Kurt Schaefer

It's a split decision in the trial of the so-called "Medicaid 23," a group of religious leaders who staged a protest in the Missouri Senate more than two years ago over lawmakers' refusal to expand Medicaid.

Twenty-two members of the group were found guilty of trespassing for not leaving the Senate gallery when ordered to do so by Capitol police. But they were found not guilty of obstructing the operations of the Senate. The case of one other member will be decided later.

Joe Gratz
Creative Commons-Flickr

This story was updated at 11:39 a.m.

Battling on two legal fronts, the regional affiliate of Planned Parenthood scored a court victory in Missouri and secured an additional delay in a threatened cutoff of its Medicaid funds in Kansas.

On Wednesday, U.S. District Judge Nanette Laughrey ruled that Missouri’s attempt to revoke the abortion license of a Planned Parenthood clinic in Columbia, Missouri, violated the Constitution’s Equal Protection Clause.

Casie Kolbinsky/KOMU / Flickr--CC

Kansas City’s earnings tax faces a big battle next year, and not just at the ballot box.

The 1 percent tax on people who live or work in Kansas City has to be approved by voters every five years, but not if a mid-Missouri state senator gets his way.

Republican Kurt Schaefer of Columbia has pre-filed legislation to repeal the taxes in Kansas City and St. Louis. In a statement, Kansas City, Missouri, Mayor Sly James has already vowed to fight “this wrong-minded legislation.”

The earnings tax brought in $228 million last year for the city.

Luke Runyon / Harvest Public Media

Legislation to redefine the relationship between liquor distributors, wholesalers and retailers has stalled in the Missouri Senate.

Courtesy of governor.mo.gov

Missouri Governor Jay Nixon is threatening to lay off state workers unless Republican lawmakers fully fund the Missouri Department of Revenue's Motor Vehicles Division for a full fiscal year.

The warning comes one day after House and Senate budget negotiators agreed to only fund the state division for eight months, as a means of pressuring state Revenue officials to stop scanning and storing source documents of driver's license applicants.  Nixon, a Democrat,  says he'll treat the 8-month appropriation as a full year's funding if GOP leaders don’t reverse themselves.

Marshall Griffin / St. Louis Public Radio

The federal investigator who requested Missouri’s list of conceal carry weapons holders testified under oath Wednesday before a State Senate committee.

Keith Schilb of the Social Security Administration's Inspector General's office told the Senate Appropriations Committee that part of his job is to seek and develop projects that could indicate whether there is enough evidence of fraud to warrant an investigation.  He says that’s how the inquiry into Missouri’s conceal carry database began.

The federal Bureau of Alcohol, Tobacco and Firearms is denying claims that it took part in a joint request for Missouri’s list of conceal carry weapons holders. 

State Senator Kurt Schaefer said Tuesday that while reviewing documents from the Department of Revenue they found an email request for the list as part of a, quote, “joint venture” between the Social Security Administration and the ATF.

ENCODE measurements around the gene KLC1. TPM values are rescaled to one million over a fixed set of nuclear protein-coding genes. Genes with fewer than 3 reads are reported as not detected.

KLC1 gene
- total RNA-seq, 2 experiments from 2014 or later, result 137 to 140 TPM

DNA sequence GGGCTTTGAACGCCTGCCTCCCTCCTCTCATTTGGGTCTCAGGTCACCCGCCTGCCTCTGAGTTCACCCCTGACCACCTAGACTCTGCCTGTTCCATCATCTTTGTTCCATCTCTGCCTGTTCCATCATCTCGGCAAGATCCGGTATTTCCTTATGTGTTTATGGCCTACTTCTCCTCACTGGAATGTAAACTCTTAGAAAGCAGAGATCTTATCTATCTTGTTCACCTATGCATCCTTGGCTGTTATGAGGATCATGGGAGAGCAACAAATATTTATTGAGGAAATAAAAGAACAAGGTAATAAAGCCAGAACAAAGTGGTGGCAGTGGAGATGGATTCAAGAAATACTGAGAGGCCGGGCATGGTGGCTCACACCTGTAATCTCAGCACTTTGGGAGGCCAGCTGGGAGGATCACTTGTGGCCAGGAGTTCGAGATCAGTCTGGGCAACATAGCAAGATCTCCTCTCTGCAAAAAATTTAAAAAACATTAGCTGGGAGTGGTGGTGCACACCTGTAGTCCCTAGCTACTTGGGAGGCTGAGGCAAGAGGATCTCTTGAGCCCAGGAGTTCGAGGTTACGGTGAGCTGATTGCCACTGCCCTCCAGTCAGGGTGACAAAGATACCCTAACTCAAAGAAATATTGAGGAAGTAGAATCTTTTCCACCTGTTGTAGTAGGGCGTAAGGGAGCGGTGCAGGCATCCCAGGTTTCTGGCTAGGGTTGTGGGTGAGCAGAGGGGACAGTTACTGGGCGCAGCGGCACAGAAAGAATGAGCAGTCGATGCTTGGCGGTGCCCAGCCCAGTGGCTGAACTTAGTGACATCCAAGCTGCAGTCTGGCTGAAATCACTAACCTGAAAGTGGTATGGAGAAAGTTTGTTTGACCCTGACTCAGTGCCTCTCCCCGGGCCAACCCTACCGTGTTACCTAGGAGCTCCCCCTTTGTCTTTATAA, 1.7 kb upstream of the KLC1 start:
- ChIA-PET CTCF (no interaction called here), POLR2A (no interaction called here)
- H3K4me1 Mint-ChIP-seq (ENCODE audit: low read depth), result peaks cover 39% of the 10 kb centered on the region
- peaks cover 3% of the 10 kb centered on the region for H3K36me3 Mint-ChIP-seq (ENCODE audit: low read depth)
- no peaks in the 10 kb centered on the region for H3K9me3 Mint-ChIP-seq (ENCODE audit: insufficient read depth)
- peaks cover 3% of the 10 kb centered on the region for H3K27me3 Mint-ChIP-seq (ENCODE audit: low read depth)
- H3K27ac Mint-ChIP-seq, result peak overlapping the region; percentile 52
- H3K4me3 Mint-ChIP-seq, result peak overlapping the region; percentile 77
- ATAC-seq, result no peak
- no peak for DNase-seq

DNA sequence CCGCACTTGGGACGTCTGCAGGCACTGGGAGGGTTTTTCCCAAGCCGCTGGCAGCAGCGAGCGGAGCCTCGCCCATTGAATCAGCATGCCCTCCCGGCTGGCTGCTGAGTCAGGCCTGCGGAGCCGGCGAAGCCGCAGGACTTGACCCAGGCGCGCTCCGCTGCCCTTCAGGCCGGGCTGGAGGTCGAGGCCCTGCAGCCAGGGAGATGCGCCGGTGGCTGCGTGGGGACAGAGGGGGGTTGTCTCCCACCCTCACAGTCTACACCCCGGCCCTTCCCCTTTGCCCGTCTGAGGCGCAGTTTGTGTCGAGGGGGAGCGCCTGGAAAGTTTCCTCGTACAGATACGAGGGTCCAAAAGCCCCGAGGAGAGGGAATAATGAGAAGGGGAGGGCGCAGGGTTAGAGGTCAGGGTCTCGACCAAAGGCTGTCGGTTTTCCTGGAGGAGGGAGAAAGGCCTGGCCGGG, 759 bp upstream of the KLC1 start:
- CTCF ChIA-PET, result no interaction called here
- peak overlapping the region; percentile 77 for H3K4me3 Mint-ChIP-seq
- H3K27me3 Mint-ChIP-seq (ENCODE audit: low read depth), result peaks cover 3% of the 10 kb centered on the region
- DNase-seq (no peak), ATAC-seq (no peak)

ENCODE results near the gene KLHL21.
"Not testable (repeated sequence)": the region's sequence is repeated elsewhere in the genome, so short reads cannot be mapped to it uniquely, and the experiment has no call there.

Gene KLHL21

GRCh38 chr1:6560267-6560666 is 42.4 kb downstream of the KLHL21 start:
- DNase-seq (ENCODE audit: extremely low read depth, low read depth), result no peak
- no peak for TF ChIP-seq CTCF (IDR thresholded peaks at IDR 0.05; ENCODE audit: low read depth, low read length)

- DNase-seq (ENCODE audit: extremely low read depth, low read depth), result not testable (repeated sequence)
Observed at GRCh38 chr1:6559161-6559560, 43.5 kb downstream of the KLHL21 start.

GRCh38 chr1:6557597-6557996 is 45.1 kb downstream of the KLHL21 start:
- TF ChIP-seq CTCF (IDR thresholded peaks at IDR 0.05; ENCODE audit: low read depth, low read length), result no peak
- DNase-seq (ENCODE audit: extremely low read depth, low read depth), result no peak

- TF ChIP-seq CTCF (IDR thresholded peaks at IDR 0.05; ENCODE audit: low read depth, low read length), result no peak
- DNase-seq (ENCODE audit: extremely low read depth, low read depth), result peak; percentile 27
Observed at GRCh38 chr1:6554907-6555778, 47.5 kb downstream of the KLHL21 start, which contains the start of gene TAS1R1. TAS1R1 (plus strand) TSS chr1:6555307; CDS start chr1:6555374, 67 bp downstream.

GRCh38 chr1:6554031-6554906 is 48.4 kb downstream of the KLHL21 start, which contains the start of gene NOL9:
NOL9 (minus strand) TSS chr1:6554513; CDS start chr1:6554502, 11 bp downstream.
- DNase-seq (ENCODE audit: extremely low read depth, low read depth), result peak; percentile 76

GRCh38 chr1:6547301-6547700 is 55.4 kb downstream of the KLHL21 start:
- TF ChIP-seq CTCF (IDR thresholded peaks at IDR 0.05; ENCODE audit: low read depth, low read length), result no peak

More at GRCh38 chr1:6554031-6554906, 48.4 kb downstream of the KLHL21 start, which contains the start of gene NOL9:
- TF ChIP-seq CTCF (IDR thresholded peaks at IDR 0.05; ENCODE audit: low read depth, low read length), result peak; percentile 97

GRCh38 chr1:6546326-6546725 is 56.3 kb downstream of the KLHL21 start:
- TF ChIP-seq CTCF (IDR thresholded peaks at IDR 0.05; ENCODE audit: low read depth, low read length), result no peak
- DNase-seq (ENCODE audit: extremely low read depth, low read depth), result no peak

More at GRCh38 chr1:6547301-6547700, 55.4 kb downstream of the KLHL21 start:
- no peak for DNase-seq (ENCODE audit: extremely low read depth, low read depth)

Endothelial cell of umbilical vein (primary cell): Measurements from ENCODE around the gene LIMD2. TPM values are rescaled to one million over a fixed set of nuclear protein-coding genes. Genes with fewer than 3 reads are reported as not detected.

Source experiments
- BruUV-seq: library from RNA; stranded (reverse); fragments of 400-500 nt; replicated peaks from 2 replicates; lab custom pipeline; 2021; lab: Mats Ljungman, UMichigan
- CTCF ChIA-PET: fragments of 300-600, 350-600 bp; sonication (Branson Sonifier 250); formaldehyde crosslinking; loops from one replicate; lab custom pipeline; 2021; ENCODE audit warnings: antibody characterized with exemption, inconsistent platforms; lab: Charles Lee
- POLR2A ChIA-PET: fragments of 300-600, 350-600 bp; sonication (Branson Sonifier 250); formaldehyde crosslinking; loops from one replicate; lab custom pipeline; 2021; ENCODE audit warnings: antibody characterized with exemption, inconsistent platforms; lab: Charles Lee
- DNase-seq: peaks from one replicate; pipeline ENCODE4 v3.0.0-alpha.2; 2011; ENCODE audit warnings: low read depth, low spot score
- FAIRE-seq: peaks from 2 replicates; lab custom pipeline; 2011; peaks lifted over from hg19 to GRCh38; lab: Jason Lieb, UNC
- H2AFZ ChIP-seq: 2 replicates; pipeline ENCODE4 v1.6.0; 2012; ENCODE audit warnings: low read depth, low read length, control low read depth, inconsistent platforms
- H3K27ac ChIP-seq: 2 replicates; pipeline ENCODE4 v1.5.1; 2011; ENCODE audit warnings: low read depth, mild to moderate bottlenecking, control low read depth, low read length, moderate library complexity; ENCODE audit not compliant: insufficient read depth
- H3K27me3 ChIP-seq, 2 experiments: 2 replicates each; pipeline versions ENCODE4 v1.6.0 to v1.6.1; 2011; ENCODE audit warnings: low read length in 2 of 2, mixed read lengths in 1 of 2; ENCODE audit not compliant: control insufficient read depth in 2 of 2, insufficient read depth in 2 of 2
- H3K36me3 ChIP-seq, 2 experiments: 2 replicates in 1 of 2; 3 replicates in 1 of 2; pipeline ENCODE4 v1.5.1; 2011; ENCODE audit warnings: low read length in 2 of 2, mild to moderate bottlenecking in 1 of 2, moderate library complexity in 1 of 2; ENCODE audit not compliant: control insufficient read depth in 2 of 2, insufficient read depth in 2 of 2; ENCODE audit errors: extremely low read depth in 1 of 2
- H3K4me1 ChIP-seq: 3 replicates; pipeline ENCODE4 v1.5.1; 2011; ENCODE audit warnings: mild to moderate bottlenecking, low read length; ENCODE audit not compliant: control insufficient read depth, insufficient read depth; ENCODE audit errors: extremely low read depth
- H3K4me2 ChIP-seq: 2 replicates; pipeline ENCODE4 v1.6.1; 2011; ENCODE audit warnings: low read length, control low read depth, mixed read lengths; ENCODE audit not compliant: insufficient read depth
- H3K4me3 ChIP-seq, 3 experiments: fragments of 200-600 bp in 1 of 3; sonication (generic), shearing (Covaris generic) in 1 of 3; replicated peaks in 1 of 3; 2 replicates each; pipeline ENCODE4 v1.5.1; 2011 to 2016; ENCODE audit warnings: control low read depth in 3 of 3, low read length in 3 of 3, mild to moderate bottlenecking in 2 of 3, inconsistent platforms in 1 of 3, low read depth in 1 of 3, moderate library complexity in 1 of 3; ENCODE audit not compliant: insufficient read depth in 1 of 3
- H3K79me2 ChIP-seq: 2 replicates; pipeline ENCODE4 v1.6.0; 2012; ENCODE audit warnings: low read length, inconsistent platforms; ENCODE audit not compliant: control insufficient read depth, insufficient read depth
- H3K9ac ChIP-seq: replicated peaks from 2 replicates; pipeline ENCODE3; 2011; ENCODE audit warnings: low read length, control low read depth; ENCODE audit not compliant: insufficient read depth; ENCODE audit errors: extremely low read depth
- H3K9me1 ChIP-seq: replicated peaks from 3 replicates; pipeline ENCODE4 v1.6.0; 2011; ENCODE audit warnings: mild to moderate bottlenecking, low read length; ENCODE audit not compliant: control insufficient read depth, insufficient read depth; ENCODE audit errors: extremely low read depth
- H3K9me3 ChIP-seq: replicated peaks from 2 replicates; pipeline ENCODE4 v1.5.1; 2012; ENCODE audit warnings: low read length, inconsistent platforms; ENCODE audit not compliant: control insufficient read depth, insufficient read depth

The Missouri Department of Revenue will cease scanning source documents for conceal-carry weapons applicants, also known as CCW’s.  This news comes a day after the resignation of now-former DOR Director Brian Long.

Marshall Griffin / St. Louis Public Radio

Missouri Senator Kurt Schaefer (R, Columbia) says the Department of Revenue (DOR) has continued to withhold information from his legislative committee about the list of conceal carry weapons (CCW) holders that the agency compiled for the federal government.

Marshall Griffin / St. Louis Public Radio

Budget writers in the Missouri Senate turned their attention Thursday to the Highway Patrol and the Department of Public Safety as they continue to question why the state’s list of conceal-carry weapons holders was given to the federal government.

Colonel Ron Replogle testified that the Patrol received a request for the list in November of 2011 from the Social Security Administration, which was conducting a fraud investigation.

“And our employees felt this was a legitimate criminal investigation, so therefore they released the information," Replogle said.

jimmywayne / Flickr

The Missouri Senate is threatening to delay passing the budget for the Department of Revenue over the state agency’s scanning of source documents for driver’s licenses, conceal-carry endorsements and other permits. 

Earlier this week, the Senate Appropriations Committee issued a subpoena ordering Revenue officials to hand over all documentation related to the practice, in order to determine if the agency is sharing information with the federal government or a third-party entity. 

Hawker Beechcraft

Missouri Governor Jay Nixon’s choice to head up his Office of Administration will have to wait a bit longer before permanently taking over. 

Acting Director Doug Nelson’s confirmation is being delayed in the Missouri Senate after news broke that the State Highway Patrol spent more than $5.5 million dollars on a new airplane, which has been designated for use by Governor Jay Nixon and other statewide officials. 

Republican Kurt Schaefer, who sponsored Nelson’s nomination, first wants to know who made